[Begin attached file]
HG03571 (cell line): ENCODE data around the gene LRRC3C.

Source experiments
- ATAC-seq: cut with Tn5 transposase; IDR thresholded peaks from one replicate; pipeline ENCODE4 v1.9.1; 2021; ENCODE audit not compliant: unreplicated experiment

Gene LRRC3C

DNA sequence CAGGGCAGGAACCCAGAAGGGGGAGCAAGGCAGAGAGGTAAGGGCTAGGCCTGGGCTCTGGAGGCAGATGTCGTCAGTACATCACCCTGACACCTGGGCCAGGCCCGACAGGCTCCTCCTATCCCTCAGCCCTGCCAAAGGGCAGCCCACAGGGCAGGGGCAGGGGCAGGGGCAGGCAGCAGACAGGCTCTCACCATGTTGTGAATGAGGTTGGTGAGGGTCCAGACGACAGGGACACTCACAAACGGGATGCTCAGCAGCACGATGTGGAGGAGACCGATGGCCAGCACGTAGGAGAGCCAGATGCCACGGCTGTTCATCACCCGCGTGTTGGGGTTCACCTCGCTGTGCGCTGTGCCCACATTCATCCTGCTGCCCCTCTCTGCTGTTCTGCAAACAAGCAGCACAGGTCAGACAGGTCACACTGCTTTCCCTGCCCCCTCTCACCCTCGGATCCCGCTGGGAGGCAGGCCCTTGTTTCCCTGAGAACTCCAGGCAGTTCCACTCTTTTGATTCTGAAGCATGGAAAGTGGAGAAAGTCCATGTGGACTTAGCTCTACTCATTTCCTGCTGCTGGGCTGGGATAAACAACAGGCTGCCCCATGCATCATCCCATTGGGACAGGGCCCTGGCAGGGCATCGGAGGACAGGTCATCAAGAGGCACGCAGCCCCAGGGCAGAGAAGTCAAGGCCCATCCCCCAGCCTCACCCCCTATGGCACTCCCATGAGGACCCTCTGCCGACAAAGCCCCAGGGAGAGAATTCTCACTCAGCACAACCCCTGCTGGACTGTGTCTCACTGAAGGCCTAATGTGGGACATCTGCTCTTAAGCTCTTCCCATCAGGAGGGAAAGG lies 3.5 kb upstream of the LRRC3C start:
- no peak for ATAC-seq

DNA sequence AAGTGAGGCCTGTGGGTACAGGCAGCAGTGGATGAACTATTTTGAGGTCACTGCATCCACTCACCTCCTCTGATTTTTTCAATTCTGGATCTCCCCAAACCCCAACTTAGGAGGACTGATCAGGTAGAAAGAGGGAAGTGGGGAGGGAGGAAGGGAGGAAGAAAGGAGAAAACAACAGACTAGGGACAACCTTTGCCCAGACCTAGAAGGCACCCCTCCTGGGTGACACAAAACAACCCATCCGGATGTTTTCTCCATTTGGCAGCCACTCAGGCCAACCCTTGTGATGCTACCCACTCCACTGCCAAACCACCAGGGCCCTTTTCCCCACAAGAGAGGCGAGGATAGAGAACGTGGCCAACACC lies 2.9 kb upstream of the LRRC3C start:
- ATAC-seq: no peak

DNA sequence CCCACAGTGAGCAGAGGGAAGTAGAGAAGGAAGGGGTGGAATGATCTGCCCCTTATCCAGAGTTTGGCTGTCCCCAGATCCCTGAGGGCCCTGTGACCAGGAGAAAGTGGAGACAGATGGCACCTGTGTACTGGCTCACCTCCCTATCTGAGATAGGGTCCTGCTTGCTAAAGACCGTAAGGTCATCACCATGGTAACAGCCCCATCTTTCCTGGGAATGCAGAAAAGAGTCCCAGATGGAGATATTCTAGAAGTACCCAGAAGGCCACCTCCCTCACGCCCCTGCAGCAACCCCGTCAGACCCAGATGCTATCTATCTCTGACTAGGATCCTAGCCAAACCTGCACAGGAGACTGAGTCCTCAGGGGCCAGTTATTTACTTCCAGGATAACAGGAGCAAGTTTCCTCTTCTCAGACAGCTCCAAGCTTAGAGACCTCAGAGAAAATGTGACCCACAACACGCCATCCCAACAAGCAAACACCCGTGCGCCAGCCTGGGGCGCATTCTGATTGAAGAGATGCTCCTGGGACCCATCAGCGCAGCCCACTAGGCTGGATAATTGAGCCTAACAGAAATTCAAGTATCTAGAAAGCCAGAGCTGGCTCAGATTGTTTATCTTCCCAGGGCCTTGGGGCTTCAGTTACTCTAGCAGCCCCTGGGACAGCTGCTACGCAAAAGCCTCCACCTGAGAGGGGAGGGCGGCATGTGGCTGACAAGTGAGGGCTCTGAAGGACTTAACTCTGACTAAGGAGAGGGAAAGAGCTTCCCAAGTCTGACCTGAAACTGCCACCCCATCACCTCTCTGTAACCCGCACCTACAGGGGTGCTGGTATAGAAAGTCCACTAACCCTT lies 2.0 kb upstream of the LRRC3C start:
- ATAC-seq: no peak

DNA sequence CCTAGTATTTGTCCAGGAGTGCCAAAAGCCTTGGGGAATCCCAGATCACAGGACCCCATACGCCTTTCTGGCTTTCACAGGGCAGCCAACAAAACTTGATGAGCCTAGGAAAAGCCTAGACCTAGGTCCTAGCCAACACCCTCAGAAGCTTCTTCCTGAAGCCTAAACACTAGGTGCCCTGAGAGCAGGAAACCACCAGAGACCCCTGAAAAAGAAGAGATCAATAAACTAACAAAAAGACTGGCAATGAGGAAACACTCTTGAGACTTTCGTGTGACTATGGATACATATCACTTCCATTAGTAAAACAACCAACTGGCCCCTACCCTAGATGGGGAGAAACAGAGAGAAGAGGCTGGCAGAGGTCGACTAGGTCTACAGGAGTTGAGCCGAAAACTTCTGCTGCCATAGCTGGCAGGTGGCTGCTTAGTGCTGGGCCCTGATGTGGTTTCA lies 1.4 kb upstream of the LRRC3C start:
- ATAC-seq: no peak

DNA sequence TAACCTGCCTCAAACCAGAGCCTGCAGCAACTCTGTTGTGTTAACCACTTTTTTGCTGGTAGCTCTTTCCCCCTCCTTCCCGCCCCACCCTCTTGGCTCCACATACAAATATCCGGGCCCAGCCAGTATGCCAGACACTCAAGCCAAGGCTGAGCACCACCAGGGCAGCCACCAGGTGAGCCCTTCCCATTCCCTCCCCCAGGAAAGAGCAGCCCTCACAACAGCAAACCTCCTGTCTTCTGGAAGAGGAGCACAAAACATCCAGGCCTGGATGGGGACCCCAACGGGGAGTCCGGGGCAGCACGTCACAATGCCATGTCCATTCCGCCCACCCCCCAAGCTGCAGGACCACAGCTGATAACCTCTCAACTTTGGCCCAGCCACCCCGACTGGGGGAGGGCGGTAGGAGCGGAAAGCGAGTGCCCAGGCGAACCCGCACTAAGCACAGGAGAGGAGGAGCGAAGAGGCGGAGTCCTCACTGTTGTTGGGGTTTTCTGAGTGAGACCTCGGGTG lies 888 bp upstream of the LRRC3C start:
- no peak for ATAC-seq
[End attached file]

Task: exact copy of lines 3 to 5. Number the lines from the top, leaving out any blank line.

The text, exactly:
- ATAC-seq: cut with Tn5 transposase; IDR thresholded peaks from one replicate; pipeline ENCODE4 v1.9.1; 2021; ENCODE audit not compliant: unreplicated experiment

Gene LRRC3C

DNA sequence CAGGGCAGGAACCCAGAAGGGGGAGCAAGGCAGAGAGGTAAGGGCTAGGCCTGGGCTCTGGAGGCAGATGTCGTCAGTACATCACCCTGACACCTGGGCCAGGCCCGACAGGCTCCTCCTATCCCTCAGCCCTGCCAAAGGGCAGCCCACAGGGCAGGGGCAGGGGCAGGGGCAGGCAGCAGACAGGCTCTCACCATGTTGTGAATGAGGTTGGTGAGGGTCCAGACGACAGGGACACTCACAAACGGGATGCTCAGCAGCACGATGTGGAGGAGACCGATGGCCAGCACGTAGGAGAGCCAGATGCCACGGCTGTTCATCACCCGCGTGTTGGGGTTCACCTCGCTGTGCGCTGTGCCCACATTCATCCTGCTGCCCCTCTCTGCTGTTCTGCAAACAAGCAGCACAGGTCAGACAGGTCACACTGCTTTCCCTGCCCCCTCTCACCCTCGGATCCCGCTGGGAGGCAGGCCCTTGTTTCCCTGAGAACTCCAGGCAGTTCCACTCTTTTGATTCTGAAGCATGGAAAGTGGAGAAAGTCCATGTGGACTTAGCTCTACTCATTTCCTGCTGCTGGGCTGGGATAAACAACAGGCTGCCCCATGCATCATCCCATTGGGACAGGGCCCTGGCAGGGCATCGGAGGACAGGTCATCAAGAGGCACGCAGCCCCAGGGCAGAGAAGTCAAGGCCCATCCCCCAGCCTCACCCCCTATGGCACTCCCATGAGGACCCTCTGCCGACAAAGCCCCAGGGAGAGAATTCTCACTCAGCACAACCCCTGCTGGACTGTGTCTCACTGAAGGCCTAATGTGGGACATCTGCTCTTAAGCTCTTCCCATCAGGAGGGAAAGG lies 3.5 kb upstream of the LRRC3C start: